We may wait in vain for the big miracle yet fail to recognise God with us in the day to day of life, encouraging, supporting and redeeming. In plenty and need, joy and sorrow, loneliness and contentment. Maybe even more present in darkness and difficulty, not needing our recognition but awaiting an invitation to sustain and restore. As the text goes: when the Lord saw, he had compassion. Compassion in vulnerability – think of the unnamed people who help us at moments of sheer naked grief and bewilderment. Unremembered but metaphorically holding our hands. ‘Seeing’ us as did Jesus with that deep Christ-like empathy which leaps across the space between.

Do we really believe in a capricious, fickle God, taking no account of our lives, for good or for bad? Who lets bad things happen, witnesses suffering and grief and lifts not a finger? Today’s stories put the lie to that myth. Time and again Christ was moved to act. No – if we believe in eternity then it follows that we should see this life on earth as part of that continuum with God at the core. If our faith means anything to us, it surely needs to look beyond trite explanations which take no account of suffering or the contradictions of life and death. We are not truly Church if we only smile, sing joyfully and apply metaphorical sticking plaster to the wounds of life. That kind of Church is escapism, offering no help or hope in brokenness. Both we and God deserve better.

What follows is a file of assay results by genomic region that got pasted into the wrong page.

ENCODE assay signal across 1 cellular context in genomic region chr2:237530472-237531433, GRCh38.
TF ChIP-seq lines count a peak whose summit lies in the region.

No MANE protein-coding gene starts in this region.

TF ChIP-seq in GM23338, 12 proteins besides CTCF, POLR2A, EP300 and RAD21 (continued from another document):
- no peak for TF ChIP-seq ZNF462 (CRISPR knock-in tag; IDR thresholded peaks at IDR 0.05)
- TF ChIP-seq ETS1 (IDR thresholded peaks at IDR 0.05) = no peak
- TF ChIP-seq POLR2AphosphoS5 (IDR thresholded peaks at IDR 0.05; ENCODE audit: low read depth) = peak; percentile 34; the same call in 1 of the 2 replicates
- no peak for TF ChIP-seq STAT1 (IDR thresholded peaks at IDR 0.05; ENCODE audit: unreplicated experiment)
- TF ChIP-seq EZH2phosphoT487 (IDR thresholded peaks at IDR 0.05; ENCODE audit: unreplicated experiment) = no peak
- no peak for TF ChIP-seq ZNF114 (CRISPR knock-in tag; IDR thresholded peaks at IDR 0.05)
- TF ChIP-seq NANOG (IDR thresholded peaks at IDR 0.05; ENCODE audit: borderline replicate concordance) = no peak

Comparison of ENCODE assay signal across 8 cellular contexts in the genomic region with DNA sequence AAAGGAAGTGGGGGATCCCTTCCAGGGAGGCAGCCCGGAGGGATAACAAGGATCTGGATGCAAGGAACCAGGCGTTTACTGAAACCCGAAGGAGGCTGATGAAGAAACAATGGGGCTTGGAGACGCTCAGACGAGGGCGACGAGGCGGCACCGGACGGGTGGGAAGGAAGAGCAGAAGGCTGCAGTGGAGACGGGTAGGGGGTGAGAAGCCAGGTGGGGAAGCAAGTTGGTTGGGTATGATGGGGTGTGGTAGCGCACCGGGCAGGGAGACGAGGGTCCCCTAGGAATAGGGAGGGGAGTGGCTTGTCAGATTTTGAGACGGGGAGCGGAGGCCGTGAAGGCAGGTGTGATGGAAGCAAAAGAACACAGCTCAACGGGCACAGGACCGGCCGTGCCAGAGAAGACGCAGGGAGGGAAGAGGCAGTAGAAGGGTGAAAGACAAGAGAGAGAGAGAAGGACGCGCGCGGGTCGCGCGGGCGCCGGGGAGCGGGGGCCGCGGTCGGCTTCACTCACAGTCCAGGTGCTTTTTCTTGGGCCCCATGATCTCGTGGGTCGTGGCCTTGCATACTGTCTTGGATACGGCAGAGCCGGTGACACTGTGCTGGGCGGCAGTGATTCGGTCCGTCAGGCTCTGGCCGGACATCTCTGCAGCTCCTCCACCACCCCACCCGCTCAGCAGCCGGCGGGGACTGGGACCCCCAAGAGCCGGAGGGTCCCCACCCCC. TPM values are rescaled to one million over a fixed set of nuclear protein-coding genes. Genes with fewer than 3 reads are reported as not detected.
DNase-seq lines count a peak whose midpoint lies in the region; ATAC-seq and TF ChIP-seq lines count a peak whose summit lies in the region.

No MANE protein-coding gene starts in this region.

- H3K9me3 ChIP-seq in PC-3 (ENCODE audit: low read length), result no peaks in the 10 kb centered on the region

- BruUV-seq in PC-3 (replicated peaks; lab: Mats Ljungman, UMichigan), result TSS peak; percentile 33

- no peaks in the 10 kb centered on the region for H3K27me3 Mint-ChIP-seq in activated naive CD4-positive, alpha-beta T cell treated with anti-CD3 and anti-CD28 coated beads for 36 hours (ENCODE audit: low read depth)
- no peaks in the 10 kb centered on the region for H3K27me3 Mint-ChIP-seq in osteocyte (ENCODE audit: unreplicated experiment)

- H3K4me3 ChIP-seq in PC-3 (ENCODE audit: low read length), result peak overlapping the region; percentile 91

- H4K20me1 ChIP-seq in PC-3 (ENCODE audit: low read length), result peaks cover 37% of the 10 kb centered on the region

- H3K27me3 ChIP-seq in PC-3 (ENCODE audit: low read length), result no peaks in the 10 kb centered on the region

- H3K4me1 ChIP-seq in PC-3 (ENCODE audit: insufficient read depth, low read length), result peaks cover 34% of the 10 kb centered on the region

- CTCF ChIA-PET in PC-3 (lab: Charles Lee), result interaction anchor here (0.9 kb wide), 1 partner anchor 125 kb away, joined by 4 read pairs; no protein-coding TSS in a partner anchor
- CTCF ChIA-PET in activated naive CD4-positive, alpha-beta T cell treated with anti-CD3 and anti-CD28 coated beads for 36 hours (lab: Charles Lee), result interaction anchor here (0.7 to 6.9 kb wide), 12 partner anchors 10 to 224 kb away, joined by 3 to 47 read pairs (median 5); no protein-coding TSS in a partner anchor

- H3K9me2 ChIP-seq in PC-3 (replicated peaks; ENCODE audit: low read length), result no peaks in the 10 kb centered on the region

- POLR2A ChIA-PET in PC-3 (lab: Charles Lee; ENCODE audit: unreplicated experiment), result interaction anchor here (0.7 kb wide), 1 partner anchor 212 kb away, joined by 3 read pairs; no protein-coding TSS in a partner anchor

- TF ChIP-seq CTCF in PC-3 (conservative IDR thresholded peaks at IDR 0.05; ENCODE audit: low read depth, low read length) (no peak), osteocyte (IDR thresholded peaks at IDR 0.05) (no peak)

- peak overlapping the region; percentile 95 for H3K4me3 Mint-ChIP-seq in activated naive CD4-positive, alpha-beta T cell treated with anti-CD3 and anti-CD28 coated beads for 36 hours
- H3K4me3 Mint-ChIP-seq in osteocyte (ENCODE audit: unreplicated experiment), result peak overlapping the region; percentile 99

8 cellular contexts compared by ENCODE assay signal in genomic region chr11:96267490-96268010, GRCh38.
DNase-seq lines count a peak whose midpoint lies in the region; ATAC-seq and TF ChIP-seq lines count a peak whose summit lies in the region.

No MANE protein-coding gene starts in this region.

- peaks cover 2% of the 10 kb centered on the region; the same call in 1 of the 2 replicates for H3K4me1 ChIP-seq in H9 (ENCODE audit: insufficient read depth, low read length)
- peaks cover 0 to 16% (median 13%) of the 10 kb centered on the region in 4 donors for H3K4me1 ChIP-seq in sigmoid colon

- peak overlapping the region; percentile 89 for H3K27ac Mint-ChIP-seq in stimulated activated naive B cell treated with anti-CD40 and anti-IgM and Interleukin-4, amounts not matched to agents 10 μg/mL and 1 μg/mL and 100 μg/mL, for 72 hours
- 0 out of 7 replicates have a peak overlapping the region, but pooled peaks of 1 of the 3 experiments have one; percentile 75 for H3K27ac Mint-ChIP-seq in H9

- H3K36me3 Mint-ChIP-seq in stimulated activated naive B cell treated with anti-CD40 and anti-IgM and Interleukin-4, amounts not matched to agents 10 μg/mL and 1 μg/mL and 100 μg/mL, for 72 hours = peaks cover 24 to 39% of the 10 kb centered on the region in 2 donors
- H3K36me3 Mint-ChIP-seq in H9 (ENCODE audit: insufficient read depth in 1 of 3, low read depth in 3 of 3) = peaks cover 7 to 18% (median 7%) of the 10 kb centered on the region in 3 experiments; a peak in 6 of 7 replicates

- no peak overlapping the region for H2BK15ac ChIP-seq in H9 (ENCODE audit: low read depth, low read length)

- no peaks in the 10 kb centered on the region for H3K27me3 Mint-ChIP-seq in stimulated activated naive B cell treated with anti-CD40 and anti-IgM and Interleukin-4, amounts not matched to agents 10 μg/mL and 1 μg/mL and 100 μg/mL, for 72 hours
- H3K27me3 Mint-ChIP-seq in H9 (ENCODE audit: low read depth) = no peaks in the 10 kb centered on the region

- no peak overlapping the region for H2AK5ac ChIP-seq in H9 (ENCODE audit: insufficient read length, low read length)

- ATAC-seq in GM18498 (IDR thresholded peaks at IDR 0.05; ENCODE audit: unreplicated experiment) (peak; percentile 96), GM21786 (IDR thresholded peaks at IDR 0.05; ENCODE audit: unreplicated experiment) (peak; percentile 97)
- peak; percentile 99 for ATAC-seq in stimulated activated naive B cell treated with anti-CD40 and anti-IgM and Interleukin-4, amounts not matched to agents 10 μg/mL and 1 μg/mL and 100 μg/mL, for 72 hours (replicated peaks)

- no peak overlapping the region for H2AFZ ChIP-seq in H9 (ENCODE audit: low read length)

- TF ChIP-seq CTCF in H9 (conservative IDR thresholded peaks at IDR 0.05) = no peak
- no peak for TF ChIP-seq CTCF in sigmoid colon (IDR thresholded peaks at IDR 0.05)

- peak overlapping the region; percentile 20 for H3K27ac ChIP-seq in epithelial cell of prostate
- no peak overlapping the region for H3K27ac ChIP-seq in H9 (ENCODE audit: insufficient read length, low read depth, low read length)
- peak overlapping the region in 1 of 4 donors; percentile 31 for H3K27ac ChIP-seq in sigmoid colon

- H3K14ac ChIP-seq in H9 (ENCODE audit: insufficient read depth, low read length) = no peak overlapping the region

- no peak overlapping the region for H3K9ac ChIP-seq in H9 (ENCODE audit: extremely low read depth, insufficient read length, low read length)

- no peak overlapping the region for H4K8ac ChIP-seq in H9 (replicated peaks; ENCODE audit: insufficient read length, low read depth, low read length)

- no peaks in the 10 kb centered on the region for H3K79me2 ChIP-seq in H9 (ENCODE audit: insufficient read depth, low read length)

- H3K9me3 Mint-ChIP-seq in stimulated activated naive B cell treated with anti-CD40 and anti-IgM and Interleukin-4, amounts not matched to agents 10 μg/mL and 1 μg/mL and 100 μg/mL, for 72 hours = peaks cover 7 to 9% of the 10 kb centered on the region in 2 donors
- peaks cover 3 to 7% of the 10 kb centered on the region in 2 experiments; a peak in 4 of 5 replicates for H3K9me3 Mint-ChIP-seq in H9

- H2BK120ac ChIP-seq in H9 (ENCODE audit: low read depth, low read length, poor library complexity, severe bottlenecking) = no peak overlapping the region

And is not the Christian story one of a God fully and truly understanding the messiness and extremes of human living? A God, too, who both understands and dispenses grace in bucket loads.   A God who, as today’s stories demonstrate, gets right into the particulars of individual lives like yours and mine. Lives (and deaths) which matter, however transient they may seem, among the millions of others on this planet. A God who  weeps with us, both withstands and understands our grief, anger and disbelief – and a God of  tender love and utter compassion.